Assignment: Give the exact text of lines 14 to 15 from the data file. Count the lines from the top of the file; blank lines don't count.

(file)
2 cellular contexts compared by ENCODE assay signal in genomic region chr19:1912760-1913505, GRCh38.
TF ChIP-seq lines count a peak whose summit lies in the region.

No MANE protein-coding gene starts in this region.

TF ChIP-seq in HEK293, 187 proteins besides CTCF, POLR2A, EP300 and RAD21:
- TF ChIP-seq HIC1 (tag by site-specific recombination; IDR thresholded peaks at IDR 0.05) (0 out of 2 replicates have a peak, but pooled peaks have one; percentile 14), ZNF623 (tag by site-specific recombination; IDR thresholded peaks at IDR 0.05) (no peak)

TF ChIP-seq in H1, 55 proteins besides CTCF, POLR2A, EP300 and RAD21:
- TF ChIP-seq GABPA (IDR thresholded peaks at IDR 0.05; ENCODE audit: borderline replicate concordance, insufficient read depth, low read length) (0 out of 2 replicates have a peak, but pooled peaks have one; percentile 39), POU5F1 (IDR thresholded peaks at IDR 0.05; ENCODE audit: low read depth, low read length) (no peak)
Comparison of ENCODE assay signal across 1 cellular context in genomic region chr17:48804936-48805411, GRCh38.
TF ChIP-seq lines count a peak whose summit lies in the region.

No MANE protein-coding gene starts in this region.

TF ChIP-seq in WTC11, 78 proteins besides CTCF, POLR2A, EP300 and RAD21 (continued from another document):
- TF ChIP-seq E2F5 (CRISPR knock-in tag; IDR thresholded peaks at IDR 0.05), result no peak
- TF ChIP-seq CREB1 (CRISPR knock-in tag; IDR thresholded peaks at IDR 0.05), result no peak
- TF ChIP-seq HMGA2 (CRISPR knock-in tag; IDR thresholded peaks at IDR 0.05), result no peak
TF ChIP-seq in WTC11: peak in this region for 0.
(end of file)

- TF ChIP-seq HMGA2 (CRISPR knock-in tag; IDR thresholded peaks at IDR 0.05), result no peak
TF ChIP-seq in WTC11: peak in this region for 0.